#3 Put in place a system to capture readers and turn them to subscribers
Don’t be scorned by opt-in blindness.
People are ‘blind’ to opt-in forms because they see it in all the usual places. You have to work harder at getting their attention.
Here are places on your site that you can add an opt-in form in to boost your sign-ups.
- Top bar
- ‘About me’ Page
- Resources page
- At the start and bottom of a post (like how I did for this)
- Exit Intent Pop-up
- Scroll Box
- Below the header or within the header area
Wait, how do you get these forms exactly?
If you’re using Convertkit like I do, you don’t need a separate plugin to get those forms. Otherwise, there are plenty of options out there. Rapidology (free) Pop-up ally (free) and Convertplug are my favourites.
While opt-in forms are good at capturing readers, they don’t have the converting power as landing pages.
These are totally different things.
This is an opt-in form that’s usually embedded within a blog post on a website. Think for a second about all the distractions. Images, other links, side-bar posts, footer and logos.
This on the other hand is a snapshot of a landing page. There’s an opt-in form that’s the focus on the page.
This is why my landing pages covert at 30-80% compared to my Content upgrades that convert between 5-26%. And if you’re thinking 26% isn’t bad, that’s an outlier with most falling under 20%.
A conversion rate is the total number of people who come across that opt-in form/landing page divided by the number of people who sign-up for it.
Showcase your freebie on a landing page with:
- A good headline hook
- Bullets that seduce the reader to sign-up as well
- An opt-in button that begs to be clicked; and
- Social proof in the form of logos and testimonials that up your authority factor
You have to sell your freebie on your landing pages although it’s free.
There are freebie hoarders but also people who are vary of signing up for ‘things’ because they have too many email subscriptions.
#4 Plot out a welcome email series
I’m a huge proponent of sending your list a welcome email series rather than a single welcome email.
Plot this out now.
You want to arm your system with the necessary emails before you start to send traffic to your opt-in forms and landing pages.
You’re aiming for a killer impression.
You’re in business or aim to turn your blog into one.
And brand impressions are huge especially online when you have nothing tangible to base your first impressions on.
Don’t stall on this for long and aim for 3 emails as a start. You’re now ready to drive traffic to your opt-in freebies.
And aim on getting your subscribers to respond to you.
While that very term ‘what are you struggling with’ is getting pretty cliche, the principle behind it is to encourage the reader to share their thoughts with you.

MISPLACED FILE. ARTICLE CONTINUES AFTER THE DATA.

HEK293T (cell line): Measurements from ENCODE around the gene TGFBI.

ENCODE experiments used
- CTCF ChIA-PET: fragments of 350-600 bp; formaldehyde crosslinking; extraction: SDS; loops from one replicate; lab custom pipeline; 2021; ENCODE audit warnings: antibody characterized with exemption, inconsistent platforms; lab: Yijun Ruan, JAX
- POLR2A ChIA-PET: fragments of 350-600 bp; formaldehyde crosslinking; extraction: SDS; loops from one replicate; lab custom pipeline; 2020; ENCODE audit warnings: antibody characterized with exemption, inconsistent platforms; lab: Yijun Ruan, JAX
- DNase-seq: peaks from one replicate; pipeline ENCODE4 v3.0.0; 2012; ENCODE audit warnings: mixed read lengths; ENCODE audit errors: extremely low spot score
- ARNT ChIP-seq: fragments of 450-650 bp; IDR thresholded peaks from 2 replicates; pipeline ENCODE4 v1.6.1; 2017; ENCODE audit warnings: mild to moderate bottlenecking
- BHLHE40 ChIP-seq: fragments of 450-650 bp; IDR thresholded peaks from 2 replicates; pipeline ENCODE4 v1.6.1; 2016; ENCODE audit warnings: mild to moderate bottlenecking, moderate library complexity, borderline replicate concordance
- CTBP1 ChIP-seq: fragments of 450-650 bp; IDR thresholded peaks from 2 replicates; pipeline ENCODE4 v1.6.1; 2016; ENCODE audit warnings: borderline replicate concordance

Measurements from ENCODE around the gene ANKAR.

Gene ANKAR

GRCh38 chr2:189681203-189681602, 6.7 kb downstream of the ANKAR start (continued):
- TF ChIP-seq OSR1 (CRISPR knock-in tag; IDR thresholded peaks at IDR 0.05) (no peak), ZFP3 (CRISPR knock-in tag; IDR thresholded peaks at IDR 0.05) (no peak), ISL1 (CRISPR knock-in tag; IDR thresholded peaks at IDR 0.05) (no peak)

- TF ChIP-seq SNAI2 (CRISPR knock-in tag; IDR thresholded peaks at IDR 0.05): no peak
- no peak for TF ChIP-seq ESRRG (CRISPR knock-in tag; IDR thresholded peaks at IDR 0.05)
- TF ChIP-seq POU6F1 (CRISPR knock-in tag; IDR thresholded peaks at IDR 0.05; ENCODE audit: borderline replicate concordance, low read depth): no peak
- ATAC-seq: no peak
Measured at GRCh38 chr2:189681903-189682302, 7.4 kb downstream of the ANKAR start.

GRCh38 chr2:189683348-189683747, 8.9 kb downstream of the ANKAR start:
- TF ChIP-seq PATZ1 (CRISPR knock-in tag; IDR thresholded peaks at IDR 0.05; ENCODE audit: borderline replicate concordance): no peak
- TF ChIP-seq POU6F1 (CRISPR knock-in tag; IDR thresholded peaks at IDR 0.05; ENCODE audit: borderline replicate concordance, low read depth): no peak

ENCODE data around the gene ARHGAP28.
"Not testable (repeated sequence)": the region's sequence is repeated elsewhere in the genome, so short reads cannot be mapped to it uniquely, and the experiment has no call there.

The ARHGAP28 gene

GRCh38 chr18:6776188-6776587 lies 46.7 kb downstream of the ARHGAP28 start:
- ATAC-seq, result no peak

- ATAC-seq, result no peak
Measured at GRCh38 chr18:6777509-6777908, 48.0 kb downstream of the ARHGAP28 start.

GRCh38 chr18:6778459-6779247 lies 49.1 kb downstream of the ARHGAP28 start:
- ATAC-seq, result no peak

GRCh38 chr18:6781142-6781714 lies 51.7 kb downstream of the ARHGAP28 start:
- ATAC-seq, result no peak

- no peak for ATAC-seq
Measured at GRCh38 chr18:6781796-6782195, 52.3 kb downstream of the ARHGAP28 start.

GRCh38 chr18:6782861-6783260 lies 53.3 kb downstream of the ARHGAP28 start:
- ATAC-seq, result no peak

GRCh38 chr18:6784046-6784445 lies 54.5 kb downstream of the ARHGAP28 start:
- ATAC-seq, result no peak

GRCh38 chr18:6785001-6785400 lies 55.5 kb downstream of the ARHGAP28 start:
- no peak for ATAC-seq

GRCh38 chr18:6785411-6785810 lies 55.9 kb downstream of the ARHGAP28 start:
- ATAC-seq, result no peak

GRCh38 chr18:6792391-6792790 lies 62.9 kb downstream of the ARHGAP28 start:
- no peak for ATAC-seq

By opening a conversation loop, you invite feedback and are able to peek directly into what your subscriber needs.
#5 Drive traffic to your opt-in forms – get more eyeballs on it
Most people fail to promote their opt-in freebies.
You should be promoting your opt-in freebie more than you promote your blog posts. Remember those conversion rates I spoke about for a landing page vs opt-in form?
You should be sending more people to a landing page. It’s not sleazy or weird at all.
If someone doesn’t feel that your landing page spoke to them, then they will not sign-up for your freebie.
That is a good thing!
You don't want subscriber numbers as a trophy symbol. Click To Tweet.
You don’t want people to sit on your list, ignore your emails and make you pay for it. You want engaged subscribers who love your work get results, interact with you and eventually buy from you.
So use social media to send people to your landing page. You will get some ideas from this post on how you can do so.
If you can take away just 2 tips on promotion: Facebook group promotion threads and Pinterest.
These 2 have been the source of about three-quarters of my email list. Keep at them regularly.
If you’ve optimized your landing pages and opt-in forms, you should have subscribers by now.
You should also have your welcome emails going out.
And by doing these basic 5 steps, you’ve already created a simple system that will help you add people on auto to your list every single day. Believe me you do.
[ALERT] This is where people fall off…
Intentionally or unintentionally this is where people slacken.
They see their list growing on a daily basis and they don’t think beyond growing their list.
Growing your list is an important part of email but it’s only one aspect of it.
There are lots of different pieces that have to come together for a coherent strategy.
You can be very successful at growing your list and still end up sabotaging yourself if you have not emailed them altogether. Look at this screenshot below that I took from a Facebookgroup. See what I mean?
So you have to be intentional in following through on these remaining steps.